Reserve Bank of India (RBI) Governor Raghuram Rajan has asked bankers to judiciously apply the latest loan restructuring norms and not use them as a tool to delay identification of bad loans.
The top brass of RBI met the chief executive of several banks in which the director of Central Bureau of Investigation, Chief Vigilance Commissioner, and the Chairman of Bank Board Bureau, Vinod Rai, were present.
On Monday, RBI announced a revised scheme for debt recast, namely, Scheme for Sustainable Structuring of Stressed Assets (S4A). The new norms are only applicable for projects that have commenced operations and where bank loans amount to more than Rs.500 crore. According to the norms, at least 50 per cent of the debt should be serviced over the same period as that of the existing loans and the remaining debt could be converted into equity or quasi-equity instruments.
“RBI highlighted the importance of the new norms and said banks should not misuse the norms,” said a banker who attended the meeting.
The meeting was convened by the Banks Board Bureau following lenders’ complaints of over activism by investigative agencies probing bad debts. Banks are wary to offer one-time settlement of loans to borrowers, which would need them to take substantial haircut in many cases, as they fear being hounded by investigative agencies in case of such deals.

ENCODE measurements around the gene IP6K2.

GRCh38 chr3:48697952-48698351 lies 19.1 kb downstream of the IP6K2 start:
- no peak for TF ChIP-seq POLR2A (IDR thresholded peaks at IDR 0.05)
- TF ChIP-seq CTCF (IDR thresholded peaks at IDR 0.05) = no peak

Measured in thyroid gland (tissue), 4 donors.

“We have been apprised about the problem we are facing. The investigative agencies should understand that as banks we have to take risks and sometimes things can go wrong,” said a chief executive of a public sector bank who attended the meeting and didn’t want to be named.
Bankers said the representatives of investigative agencies had told them to undertake all the due diligence before extending a loan.
Earlier, the RBI Governor had also cautioned about the increasing interference from investigative agencies by saying it could ‘chill’ lending.
Stressed loan in the Indian banking system has increased sharply since 2012. According to RBI data, the stressed assets ratio (which is the total of that gross NPA, restructured standard assets and Written Off Accounts) for the banking system as a whole, which stood at 9.8 per cent at the end of March 2012, rose to 14.5 per cent at the end of December 2015.
Public sector banks have a disproportionate share of the stress, as during the same period, the stressed assets for government-owned banks increased from 11.0 per cent to 17.7 per cent.
The rise in bad loans prompted the RBI to conduct an asset quality review which identified many accounts that banks need to classify as non-performing. As a result, many public sector banks have suffered heavy losses during the Oct-Dec and Jan-march quarter of 2015-16.
Credits The Hindu